Volume 80, Number 44 | March 31 - April 6, 2011
West and East Village, Chelsea, Soho, Noho, Little Italy, Chinatown and Lower East Side, Since 1933

Written by Owen Panettieri
Directed by Joey Brenneman
April 1-17
At Center Stage (48 W. 21st St., 4th floor; btw. 5th & 6th Ave.)
For tickets, call 212-929-2228

Photo by Rachel Esterday

L to R: Nik Kourtis, R. Elizabeth Woodard and Miguel Govea.

For four in their twenties, it’s all in the timing
Playwright Panettieri on Obama and other bitter pills


The apartment in which “The Timing of a Day” takes place is in Harlem, near Morningside Park — and the three twentysomething roommates who are its occupants are ill-tempered Josh (Miguel Govea), temperate Doug (Nik Kourtis), and spunky, spiky, uptight Paige (R. Elizabeth Woodard).

Also on the scene is Matty (Justin Anselmi), Paige’s occasional visiting bedmate and fulltime bore, who in the play’s most mortifying moment bursts out into the living room to scrounge a couple of condoms from the Josh who is, so to speak, Paige’s official lover. As for Doug, who also loves Paige (and vice versa), it has taken him 20 years to work up the gumption to reveal his homosexuality to his suburbanite parents.

If all the above is beginning to sound like a Hemingway short story, well, so much more to the credit of the young writer who won several top awards for this same play in last year’s installment of FringeNYC.

Almost before you’re settled in your seat and have gotten to know those three roommates, one of them, Doug (who has shaken off a bang on the head from a fall on the ice in Morningside Park), collapses and dies across the all-purpose dining table just after Josh and Paige have gone off to work that morning.

There is a wise-guy adolescent’s game called 52 Pickup, in which ordinary playing cards are dropped one by one at random upon the floor. “The Timing of a Day” would seem to have been written that way — except of course it wasn’t. Its eight scenes come to us in non-chronological fashion, jumping back and forth before and after Doug’s death on January 13, 2009. Two weeks later comes the passage, and the line, that made me realize we had a real talent here with something to say and a way to say it:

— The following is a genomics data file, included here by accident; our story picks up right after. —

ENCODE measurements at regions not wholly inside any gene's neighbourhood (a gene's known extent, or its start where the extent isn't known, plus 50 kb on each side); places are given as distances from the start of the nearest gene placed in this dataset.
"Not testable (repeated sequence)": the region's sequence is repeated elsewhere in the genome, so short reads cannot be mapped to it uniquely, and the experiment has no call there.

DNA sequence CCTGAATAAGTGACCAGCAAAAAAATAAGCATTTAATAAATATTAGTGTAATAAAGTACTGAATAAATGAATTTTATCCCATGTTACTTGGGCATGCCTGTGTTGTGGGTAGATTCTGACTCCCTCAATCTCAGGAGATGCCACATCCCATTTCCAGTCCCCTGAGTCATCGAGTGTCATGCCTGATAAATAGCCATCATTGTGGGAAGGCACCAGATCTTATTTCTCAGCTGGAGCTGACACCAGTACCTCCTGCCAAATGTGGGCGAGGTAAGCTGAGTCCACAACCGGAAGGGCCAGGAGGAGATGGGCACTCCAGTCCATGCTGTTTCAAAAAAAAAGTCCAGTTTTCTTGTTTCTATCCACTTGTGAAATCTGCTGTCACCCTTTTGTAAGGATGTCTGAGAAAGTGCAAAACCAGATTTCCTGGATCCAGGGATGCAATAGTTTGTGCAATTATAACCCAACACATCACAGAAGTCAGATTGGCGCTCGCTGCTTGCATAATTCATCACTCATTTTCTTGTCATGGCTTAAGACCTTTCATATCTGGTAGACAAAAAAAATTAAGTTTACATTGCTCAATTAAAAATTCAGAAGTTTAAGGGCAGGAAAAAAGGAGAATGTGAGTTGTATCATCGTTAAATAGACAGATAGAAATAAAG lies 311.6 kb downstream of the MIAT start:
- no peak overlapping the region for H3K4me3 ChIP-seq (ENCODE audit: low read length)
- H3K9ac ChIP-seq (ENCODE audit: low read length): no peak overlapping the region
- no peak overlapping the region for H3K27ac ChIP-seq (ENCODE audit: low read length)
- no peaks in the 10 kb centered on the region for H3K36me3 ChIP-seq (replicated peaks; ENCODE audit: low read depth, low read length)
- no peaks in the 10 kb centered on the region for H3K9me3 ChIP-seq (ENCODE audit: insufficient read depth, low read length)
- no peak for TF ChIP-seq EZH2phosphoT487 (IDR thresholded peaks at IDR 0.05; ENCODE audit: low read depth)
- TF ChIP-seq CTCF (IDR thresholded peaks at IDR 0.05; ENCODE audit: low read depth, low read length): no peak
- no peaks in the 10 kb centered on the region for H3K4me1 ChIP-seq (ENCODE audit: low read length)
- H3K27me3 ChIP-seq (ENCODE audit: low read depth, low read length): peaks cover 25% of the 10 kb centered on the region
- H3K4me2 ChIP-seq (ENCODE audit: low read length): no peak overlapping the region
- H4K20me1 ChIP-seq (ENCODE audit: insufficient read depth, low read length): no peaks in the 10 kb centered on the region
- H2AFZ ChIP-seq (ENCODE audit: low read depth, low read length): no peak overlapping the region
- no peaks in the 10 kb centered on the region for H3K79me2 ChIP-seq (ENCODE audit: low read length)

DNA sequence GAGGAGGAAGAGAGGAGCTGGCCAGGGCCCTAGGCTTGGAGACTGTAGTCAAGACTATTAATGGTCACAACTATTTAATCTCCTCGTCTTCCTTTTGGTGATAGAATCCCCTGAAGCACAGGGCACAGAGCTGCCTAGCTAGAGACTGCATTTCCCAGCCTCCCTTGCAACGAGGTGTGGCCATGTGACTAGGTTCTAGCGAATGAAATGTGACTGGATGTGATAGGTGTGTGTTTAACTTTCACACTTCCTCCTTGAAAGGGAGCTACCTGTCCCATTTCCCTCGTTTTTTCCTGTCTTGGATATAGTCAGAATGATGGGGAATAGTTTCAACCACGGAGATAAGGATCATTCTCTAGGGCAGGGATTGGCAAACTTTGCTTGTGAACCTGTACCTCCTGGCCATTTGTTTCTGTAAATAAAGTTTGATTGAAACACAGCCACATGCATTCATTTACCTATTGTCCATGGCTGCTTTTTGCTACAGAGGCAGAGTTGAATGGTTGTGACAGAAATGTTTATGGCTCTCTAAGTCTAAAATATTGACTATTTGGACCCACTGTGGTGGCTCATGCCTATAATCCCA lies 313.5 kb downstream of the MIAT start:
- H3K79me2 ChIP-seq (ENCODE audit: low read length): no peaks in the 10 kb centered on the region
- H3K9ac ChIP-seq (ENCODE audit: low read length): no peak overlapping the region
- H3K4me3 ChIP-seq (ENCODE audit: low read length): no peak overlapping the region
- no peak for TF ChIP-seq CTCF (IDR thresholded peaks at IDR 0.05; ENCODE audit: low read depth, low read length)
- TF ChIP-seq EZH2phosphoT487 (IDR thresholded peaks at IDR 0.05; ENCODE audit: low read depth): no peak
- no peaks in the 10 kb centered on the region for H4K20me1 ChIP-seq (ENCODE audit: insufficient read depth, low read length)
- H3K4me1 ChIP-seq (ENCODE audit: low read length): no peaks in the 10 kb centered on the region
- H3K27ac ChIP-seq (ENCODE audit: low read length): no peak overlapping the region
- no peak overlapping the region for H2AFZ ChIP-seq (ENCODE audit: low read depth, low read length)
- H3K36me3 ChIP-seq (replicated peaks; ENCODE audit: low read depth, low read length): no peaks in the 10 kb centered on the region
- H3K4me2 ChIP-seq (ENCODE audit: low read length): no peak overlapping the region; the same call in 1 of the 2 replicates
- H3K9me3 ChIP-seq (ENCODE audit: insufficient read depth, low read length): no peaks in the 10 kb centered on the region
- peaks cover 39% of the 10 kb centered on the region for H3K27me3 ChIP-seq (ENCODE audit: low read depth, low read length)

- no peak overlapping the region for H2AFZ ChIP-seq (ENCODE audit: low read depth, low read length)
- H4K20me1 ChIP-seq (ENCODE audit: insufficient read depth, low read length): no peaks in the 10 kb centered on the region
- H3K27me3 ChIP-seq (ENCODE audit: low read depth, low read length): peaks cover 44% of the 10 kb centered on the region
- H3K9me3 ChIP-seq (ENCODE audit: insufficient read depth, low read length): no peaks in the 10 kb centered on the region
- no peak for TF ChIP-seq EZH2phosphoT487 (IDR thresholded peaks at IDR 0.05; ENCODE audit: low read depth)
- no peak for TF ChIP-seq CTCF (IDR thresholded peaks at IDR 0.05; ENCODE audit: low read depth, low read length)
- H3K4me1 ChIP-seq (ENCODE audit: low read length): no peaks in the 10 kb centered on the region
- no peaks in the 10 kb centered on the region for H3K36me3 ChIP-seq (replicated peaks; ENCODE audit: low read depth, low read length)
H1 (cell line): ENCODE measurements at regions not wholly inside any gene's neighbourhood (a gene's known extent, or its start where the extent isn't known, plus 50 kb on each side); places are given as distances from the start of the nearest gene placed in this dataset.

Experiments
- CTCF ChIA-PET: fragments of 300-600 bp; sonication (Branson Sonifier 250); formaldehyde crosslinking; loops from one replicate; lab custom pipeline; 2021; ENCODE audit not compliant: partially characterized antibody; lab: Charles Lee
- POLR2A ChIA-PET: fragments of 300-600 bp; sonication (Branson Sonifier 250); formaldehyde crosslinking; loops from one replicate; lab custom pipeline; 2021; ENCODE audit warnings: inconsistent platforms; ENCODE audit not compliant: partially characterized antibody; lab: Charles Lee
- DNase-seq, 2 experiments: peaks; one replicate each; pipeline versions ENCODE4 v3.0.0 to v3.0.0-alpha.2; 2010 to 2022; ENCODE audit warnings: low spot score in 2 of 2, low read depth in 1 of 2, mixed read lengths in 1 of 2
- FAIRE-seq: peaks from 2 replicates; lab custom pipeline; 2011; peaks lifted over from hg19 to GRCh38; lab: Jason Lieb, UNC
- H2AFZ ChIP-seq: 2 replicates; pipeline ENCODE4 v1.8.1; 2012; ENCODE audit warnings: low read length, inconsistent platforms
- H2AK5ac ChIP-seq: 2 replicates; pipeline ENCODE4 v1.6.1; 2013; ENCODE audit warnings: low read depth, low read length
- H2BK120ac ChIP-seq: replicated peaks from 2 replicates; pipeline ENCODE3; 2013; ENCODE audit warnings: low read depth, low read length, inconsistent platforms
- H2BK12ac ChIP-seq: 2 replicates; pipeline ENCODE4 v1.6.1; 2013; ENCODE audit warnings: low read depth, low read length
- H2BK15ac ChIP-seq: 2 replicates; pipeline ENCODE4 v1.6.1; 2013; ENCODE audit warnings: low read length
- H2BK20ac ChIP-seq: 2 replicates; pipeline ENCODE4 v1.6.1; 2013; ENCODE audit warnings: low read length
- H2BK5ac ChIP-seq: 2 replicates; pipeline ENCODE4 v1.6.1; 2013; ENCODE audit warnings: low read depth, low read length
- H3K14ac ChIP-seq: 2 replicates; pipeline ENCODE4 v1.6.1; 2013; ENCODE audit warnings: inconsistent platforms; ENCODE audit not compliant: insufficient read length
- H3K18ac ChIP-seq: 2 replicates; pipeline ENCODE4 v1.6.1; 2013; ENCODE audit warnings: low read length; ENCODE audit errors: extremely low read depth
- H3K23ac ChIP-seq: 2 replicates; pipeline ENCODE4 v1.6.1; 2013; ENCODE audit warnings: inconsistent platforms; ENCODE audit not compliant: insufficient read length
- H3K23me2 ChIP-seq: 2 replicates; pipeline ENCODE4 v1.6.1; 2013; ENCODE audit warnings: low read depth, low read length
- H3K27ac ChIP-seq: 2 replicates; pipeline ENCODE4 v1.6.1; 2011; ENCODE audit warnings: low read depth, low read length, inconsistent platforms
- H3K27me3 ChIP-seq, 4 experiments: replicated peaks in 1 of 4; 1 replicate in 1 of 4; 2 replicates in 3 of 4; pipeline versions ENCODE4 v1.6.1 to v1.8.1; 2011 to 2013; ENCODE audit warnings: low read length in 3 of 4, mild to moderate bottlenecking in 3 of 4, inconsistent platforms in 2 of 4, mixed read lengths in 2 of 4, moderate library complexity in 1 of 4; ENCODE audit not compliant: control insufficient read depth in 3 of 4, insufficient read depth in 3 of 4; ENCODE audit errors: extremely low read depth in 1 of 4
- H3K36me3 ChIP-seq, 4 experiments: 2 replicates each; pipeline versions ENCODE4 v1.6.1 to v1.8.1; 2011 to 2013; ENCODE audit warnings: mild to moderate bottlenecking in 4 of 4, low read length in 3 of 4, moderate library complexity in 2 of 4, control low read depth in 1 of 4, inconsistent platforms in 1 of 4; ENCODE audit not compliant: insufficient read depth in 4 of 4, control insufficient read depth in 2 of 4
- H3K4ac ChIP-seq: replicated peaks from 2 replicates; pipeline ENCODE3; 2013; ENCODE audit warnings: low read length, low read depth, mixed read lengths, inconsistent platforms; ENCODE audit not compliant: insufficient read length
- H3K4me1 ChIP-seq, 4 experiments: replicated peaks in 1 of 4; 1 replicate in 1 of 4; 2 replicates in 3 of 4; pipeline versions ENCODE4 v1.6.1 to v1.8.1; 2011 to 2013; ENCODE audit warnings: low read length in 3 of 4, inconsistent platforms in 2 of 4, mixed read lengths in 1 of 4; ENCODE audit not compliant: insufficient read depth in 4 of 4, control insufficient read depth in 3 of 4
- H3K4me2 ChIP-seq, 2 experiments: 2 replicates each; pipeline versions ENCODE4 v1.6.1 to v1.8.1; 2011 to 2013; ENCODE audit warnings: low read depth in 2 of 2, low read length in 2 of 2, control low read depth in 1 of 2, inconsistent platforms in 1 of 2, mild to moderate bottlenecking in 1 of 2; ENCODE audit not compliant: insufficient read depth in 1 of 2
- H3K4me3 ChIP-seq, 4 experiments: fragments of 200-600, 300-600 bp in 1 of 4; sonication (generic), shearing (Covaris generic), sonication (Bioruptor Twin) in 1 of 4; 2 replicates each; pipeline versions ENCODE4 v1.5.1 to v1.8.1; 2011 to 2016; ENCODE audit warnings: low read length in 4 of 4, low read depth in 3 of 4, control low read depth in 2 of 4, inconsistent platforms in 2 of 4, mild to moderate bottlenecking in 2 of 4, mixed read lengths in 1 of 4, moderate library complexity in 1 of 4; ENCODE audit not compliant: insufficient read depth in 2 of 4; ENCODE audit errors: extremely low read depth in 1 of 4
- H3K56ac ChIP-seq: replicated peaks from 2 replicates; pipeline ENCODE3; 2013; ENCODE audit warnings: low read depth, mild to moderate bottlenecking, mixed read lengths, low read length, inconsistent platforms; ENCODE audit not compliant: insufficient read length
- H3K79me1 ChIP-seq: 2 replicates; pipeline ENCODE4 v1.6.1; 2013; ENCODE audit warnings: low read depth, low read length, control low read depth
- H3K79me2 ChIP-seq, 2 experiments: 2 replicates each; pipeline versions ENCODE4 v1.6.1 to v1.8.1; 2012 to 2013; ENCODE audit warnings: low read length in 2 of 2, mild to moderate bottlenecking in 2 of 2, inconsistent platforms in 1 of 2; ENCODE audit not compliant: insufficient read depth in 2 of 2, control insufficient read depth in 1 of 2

Josh and Paige are, so to speak (thank you, Horton Foote) dividing the estate. Doug’s parents have already come and gone, taking almost everything of their late son’s with them.

“They took the table?” Paige asks.

“Um, no,” says Josh. “I just kinda left it out on the street. It was gone in 15 minutes….I didn’t wanna keep it. I mean, there wasn’t really anything wrong with it.”

Paige: “Except our friend died on it.”

It is lines like that, and emotions like that — undertones and overtones — that zing all the way through  “The Timing of a Day.” And though it’s set in Harlem, color has nothing to do with it.

Well, that’s not true either. Though all four of these people are what is called “white,” at least three of them — I don’t know about Matty — had had a deep emotional stake in the advancement of Barack Obama to the presidency. This morning-after scene late in the play — the day after Election Day 2008, a bare two months before Doug’s collapse and blackout at that table — has its fine haze of exhausted exhilaration shot through with disillusion over Proposition 8, the sidebar California vote against gay marriages.